The album, Sustain, was released on Asian Man Records in August 2007, coinciding with a Japanese release on the label Dude Records. Produced by Buck-O-Nine with engineer Jeff Forrest and mixed by Jason Livermore (Lagwagon, Descendents), it’s the band’s first new studio full-length since 1999’s Libido. One of the new songs off Sustain is featured on the Warped Tour 2007 compilation CD. In addition, the band appears on the Ska Is Dead compilation alongside 22 of the best ska bands performing today.
Buck-O-Nine won eight San Diego Music Awards between 1995 and 2000.
Previous to Buck-O-Nine, saxophone player, Craig Yarnold was in a ska band called the Spy Kids, which also included Matt Hensley from the band Flogging Molly on guitar and Scott Russo from the band Unwritten Law on keyboard.
Singer Jon Pebsworth was formerly in a Hardcore Punk band called Labeled Victims, which also included Pat Kim (Unwritten Law bassist). In late 2010, he joined a new band, The Black Pacific, featuring former Pennywise frontman Jim Lindberg, who quit that band after 20 years.
Original Unwritten Law bassist John Bell was the bassist of Buck-O-Nine for two years after the band’s original bassist left in 1999.
Guitarist Jonas Kleiner is also guitarist and singer for the San Diego band Destrung.
Previous to Buck-O-Nine, trombone player Dan Albert and trumpet player Tony Curry were in a reggae band known as T Irie Dread.
Drummer Jeff Hawthorne became the drummer for the San Diego band Plural, which includes former Buck-O-Nine bass player Scott.
Steve Bauer, original drummer, became a successful tattoo artist in Colorado Springs.
In May 2012, the band played in Montreal, Canada. By that time, recording commercial jingles had become another good way for the band to help pay their bills. They were one of five local artists asked to record a 60-second spot for “Movin’ and Groovin,’” a TV and radio ad campaign created and paid for by the Metro Transit System (MTS) to get San Diegans to appreciate public transportation.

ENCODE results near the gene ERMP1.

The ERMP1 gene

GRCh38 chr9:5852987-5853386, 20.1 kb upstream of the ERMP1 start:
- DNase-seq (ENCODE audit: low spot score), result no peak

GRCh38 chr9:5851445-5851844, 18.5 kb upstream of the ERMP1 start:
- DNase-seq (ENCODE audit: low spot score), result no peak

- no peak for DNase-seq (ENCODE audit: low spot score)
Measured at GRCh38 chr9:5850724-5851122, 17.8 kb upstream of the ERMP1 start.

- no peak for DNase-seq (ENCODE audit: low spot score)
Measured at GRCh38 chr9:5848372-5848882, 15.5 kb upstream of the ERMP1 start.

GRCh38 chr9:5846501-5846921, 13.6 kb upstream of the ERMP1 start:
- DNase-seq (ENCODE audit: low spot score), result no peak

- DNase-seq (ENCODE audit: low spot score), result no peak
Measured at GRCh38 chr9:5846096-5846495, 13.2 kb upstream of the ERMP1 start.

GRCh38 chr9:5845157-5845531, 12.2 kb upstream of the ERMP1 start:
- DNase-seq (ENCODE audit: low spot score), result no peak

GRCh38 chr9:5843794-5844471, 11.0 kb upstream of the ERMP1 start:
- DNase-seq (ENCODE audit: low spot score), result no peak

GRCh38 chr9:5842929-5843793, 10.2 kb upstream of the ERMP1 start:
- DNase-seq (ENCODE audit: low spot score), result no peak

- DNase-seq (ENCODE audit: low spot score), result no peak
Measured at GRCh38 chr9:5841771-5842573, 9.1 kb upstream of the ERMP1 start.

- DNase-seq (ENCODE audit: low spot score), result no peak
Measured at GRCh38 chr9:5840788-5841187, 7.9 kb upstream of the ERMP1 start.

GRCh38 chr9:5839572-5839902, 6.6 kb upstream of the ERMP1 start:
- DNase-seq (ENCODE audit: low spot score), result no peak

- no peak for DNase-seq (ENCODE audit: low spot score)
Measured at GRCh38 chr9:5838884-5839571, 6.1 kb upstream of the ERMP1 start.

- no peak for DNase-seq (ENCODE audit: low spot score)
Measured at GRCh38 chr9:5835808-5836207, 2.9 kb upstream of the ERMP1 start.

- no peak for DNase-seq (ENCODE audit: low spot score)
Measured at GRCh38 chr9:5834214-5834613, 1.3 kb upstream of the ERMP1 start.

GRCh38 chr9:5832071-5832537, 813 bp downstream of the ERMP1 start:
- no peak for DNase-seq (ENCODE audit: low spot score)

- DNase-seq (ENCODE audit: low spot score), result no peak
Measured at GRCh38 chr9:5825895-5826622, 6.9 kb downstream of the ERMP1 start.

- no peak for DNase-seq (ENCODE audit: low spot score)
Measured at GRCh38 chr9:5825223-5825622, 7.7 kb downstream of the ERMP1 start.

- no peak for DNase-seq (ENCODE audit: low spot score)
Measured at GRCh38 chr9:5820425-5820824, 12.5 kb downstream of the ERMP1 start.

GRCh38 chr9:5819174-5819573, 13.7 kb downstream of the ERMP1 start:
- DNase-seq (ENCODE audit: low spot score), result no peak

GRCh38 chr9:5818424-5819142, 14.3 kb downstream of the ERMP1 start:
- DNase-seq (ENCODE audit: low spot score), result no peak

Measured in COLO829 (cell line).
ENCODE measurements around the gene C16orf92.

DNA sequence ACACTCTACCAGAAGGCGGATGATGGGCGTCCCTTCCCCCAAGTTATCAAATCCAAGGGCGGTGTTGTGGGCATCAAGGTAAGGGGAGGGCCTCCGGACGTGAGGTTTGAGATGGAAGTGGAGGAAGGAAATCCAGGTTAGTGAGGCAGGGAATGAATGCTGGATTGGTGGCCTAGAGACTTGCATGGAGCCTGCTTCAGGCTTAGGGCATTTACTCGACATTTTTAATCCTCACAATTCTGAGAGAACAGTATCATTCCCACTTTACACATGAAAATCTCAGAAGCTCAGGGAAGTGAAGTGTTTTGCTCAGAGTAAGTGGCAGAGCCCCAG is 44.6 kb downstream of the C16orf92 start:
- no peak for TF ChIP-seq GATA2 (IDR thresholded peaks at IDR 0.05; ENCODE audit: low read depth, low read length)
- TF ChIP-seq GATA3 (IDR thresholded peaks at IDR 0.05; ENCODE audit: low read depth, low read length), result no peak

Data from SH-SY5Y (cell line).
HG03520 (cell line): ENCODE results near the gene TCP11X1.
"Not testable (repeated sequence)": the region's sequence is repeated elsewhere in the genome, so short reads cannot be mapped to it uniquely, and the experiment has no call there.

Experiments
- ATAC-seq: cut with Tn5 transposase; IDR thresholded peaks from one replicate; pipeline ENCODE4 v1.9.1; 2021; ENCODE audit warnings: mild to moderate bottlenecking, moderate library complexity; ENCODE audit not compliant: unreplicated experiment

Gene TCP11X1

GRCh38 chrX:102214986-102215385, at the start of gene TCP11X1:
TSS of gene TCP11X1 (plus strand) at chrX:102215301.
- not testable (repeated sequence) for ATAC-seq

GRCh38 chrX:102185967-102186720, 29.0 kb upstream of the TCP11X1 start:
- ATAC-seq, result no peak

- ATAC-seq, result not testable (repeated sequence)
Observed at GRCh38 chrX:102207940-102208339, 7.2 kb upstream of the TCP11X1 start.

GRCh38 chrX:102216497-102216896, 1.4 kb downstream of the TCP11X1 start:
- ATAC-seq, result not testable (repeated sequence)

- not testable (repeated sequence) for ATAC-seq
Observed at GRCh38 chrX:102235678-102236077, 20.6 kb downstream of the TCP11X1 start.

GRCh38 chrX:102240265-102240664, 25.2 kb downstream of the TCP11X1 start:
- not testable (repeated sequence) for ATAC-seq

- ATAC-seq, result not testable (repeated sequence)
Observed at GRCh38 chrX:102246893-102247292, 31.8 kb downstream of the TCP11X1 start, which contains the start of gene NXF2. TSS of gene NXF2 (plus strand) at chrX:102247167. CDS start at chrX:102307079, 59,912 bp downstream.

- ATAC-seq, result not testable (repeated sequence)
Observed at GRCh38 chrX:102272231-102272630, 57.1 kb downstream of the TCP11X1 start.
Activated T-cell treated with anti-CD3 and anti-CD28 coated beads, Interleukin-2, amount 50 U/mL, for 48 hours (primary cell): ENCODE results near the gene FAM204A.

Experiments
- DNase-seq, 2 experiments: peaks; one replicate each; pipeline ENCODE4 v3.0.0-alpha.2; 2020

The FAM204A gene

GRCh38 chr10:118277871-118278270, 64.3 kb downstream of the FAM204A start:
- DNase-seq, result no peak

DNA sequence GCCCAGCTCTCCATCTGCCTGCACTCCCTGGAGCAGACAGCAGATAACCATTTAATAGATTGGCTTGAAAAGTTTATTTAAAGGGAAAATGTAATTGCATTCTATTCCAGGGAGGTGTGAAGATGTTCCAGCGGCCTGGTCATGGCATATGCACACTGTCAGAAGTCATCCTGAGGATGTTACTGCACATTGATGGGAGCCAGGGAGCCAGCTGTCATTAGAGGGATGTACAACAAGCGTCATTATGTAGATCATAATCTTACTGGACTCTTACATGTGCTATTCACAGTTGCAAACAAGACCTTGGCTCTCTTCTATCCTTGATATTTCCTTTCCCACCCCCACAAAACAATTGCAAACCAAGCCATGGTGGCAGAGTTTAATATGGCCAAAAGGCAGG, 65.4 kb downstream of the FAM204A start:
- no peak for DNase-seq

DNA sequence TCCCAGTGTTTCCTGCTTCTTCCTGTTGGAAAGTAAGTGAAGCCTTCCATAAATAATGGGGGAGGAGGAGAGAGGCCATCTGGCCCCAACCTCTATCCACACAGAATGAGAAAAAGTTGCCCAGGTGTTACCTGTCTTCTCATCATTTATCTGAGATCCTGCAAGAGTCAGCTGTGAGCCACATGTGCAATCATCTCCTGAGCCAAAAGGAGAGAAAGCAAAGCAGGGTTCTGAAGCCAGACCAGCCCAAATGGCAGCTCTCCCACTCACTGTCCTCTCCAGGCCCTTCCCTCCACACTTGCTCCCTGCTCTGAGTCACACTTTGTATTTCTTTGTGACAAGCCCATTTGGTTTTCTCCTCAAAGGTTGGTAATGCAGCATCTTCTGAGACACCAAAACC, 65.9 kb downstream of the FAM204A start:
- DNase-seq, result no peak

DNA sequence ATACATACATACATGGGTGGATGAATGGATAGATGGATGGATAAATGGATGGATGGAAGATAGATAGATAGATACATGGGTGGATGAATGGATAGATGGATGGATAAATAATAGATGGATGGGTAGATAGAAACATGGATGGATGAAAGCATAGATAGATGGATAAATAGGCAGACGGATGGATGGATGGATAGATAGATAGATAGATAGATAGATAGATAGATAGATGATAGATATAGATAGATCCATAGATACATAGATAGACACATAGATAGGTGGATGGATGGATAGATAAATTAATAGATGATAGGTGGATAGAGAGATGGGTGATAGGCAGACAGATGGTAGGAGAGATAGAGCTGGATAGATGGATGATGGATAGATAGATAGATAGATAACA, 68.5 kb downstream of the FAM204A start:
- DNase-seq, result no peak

Vokab Kompany, Buck-O-Nine, the Kneehighs, Ron Fountenberry, and Todo Mundo were each paid a flat fee of $1500 for their jingle, and MTS has the rights to each jingle for three years.
As 2013 dawned, “We decided to go on a semiretirement program,” says Pebsworth. “Most of the guys have families and kids.” Everyone lives in San Diego except Pebsworth, who is based in L.A., where he worked as a music industry public relations consultant for SideOneDummy Records until 2011.
“We now play maybe once a month,” says guitarist Jonas Kleiner. “We’ll get in the van and play somewhere we can get to in eight hours. We’ll go on these two-day tours to Arizona or the Bay Area.”
As of 2012, Kleiner and Pebsworth were two of the five members who have been with Buck-O-Nine for all 20 years, along with Craig Yarnold (sax), Dan Albert (trombone), and Tony Curry (trumpet). Drummer Jeff Hawthorne and bassist Andy Platfoot had been in the band since 1999.
In early 2013, drummer Steve Bauer rejoined the ska rockers, and singer Jon Pebsworth began working on a solo full-length, Let It Sting, recorded with the Midnight Welders and funded via Kickstarter.